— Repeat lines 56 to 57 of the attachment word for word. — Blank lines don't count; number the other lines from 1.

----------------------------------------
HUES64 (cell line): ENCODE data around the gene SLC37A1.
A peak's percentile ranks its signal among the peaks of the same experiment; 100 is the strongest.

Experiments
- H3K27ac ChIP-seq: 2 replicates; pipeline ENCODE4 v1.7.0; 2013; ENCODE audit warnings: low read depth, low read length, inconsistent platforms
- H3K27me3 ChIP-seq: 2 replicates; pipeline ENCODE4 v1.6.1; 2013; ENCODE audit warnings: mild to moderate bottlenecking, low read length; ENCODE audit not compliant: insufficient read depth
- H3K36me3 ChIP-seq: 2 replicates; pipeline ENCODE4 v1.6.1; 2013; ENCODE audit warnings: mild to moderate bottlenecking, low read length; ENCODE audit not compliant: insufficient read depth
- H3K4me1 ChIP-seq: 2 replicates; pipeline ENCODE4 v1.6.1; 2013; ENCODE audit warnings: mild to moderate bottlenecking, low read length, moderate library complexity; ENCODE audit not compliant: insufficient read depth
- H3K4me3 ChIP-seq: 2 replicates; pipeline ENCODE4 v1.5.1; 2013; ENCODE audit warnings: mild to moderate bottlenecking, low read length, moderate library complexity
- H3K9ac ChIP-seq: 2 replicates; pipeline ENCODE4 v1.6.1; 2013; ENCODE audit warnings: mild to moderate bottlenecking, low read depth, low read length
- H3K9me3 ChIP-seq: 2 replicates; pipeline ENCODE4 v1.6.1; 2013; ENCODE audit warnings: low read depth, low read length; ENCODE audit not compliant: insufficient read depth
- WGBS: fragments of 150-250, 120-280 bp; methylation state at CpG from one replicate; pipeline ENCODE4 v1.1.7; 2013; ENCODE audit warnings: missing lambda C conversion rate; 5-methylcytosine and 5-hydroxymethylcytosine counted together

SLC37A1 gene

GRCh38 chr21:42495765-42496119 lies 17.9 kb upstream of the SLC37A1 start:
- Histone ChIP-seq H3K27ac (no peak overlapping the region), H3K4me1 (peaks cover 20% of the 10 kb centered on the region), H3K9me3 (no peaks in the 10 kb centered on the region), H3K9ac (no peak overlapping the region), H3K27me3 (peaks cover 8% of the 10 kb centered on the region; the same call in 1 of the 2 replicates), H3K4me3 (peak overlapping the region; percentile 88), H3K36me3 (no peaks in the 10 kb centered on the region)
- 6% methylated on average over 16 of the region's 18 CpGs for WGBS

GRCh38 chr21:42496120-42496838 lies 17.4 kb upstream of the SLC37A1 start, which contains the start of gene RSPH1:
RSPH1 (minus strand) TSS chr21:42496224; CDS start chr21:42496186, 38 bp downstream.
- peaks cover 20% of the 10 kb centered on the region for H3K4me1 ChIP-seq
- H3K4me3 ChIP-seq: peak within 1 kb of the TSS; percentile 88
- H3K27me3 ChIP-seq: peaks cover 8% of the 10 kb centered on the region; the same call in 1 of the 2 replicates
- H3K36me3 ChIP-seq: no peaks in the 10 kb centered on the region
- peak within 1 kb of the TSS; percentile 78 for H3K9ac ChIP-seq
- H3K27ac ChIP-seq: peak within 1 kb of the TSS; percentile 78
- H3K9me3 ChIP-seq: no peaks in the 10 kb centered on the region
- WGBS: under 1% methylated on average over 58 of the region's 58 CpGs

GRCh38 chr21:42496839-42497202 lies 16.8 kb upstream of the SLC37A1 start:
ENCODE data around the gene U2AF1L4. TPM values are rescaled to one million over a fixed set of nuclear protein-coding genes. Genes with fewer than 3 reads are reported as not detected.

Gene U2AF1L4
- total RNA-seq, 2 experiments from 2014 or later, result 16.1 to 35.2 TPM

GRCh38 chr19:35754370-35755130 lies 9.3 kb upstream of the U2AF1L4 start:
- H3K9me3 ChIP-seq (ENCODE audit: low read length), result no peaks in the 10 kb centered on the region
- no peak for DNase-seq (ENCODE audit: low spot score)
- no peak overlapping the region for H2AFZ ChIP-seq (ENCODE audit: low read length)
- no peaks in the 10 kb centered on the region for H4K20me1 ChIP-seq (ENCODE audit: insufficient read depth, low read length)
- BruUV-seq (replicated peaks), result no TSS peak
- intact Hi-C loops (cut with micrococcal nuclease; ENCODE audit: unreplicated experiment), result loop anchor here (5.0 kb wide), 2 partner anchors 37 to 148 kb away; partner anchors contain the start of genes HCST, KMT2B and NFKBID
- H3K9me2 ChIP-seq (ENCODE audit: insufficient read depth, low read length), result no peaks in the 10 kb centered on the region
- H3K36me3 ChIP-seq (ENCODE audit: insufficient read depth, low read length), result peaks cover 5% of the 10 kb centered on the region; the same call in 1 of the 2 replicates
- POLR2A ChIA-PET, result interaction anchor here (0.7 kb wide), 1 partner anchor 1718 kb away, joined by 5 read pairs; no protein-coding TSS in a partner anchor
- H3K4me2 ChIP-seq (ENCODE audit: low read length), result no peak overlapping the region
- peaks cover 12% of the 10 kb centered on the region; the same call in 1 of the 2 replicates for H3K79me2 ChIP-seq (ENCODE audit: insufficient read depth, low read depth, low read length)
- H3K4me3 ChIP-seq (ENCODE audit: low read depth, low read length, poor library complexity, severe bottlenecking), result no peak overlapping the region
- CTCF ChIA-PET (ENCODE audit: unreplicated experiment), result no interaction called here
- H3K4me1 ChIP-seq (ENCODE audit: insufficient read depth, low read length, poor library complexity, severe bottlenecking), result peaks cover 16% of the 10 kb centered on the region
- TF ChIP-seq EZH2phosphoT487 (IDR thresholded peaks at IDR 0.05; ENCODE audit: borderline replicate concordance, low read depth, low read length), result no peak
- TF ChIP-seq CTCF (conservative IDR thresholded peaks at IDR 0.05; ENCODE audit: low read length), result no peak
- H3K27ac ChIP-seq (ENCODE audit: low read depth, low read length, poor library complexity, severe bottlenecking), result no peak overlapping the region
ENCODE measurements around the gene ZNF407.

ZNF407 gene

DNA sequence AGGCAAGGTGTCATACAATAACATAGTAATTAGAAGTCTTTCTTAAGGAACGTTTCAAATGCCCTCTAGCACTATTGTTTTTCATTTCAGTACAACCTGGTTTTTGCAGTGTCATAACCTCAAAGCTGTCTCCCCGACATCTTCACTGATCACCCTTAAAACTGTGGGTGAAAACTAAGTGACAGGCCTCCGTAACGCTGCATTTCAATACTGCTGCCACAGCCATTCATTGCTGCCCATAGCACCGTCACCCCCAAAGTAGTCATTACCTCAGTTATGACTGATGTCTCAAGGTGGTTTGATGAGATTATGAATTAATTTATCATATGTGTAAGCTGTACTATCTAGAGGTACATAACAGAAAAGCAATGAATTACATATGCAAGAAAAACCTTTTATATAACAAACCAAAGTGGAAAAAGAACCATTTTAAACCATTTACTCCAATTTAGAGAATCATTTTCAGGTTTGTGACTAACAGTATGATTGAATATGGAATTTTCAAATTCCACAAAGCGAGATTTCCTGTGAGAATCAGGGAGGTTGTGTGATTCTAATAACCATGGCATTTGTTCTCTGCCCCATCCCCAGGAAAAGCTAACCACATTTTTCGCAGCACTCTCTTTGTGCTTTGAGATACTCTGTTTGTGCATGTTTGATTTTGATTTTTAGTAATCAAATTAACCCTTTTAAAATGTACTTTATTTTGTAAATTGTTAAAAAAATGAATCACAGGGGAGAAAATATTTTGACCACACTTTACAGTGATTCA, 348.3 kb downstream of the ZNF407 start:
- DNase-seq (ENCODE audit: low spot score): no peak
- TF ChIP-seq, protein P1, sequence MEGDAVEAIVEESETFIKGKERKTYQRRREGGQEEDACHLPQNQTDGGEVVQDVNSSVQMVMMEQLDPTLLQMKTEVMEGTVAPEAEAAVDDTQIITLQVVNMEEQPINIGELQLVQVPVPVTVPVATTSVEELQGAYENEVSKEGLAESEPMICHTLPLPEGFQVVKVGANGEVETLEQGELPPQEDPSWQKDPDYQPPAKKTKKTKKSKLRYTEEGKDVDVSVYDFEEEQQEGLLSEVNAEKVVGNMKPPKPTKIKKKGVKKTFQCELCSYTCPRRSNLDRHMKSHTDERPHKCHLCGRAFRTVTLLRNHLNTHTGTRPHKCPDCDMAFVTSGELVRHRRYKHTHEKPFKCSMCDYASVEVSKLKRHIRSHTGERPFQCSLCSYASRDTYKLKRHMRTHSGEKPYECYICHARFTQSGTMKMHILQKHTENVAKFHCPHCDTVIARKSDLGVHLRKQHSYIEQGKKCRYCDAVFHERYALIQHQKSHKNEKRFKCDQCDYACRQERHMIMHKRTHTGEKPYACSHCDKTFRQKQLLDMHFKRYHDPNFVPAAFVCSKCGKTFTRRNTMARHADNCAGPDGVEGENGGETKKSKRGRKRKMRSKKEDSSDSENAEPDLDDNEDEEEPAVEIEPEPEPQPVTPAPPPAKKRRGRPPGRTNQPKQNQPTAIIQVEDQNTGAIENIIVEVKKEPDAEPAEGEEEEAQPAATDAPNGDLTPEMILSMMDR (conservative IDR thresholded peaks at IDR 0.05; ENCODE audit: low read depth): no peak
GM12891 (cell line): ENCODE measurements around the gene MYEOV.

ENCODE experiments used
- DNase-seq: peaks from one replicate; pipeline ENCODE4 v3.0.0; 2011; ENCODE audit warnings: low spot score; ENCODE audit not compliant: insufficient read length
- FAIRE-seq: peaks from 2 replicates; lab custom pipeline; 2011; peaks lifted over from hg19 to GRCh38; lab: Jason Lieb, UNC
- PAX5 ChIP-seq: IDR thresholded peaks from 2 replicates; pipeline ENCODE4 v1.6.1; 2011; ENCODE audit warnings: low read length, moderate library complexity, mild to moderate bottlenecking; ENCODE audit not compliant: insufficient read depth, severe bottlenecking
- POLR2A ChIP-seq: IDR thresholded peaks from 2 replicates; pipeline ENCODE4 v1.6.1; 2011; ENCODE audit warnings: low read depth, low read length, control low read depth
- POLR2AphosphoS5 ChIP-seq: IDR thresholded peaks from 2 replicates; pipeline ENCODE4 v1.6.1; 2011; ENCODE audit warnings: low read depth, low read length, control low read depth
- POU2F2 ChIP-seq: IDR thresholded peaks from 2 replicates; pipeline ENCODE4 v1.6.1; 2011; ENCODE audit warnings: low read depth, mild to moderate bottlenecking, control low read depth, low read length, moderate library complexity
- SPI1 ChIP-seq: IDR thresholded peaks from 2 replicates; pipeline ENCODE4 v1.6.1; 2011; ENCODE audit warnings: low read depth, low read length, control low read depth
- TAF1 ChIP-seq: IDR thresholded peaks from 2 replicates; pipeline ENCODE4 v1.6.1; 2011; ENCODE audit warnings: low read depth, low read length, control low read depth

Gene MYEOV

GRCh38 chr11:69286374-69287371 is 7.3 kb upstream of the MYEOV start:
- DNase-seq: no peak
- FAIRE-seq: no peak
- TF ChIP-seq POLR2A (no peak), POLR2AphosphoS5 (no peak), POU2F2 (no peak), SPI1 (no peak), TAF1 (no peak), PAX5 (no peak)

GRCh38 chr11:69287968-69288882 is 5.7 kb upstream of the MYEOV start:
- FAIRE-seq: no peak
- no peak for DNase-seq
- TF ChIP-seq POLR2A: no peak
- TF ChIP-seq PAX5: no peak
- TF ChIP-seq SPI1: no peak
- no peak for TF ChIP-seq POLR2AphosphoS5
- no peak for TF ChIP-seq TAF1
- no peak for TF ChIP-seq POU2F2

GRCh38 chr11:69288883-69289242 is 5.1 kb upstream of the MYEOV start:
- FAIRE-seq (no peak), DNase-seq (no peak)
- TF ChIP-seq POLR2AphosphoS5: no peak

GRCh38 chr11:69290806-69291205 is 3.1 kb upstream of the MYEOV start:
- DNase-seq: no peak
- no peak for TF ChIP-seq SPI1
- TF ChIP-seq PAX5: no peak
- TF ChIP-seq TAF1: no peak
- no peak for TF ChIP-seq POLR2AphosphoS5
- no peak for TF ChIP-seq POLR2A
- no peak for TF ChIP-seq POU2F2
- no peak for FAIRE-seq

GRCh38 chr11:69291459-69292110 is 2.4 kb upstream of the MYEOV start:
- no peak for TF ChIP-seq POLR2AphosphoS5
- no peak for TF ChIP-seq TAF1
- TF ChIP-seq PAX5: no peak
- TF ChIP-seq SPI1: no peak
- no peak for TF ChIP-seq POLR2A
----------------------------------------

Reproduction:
- FAIRE-seq: peaks from 2 replicates; lab custom pipeline; 2011; peaks lifted over from hg19 to GRCh38; lab: Jason Lieb, UNC
- PAX5 ChIP-seq: IDR thresholded peaks from 2 replicates; pipeline ENCODE4 v1.6.1; 2011; ENCODE audit warnings: low read length, moderate library complexity, mild to moderate bottlenecking; ENCODE audit not compliant: insufficient read depth, severe bottlenecking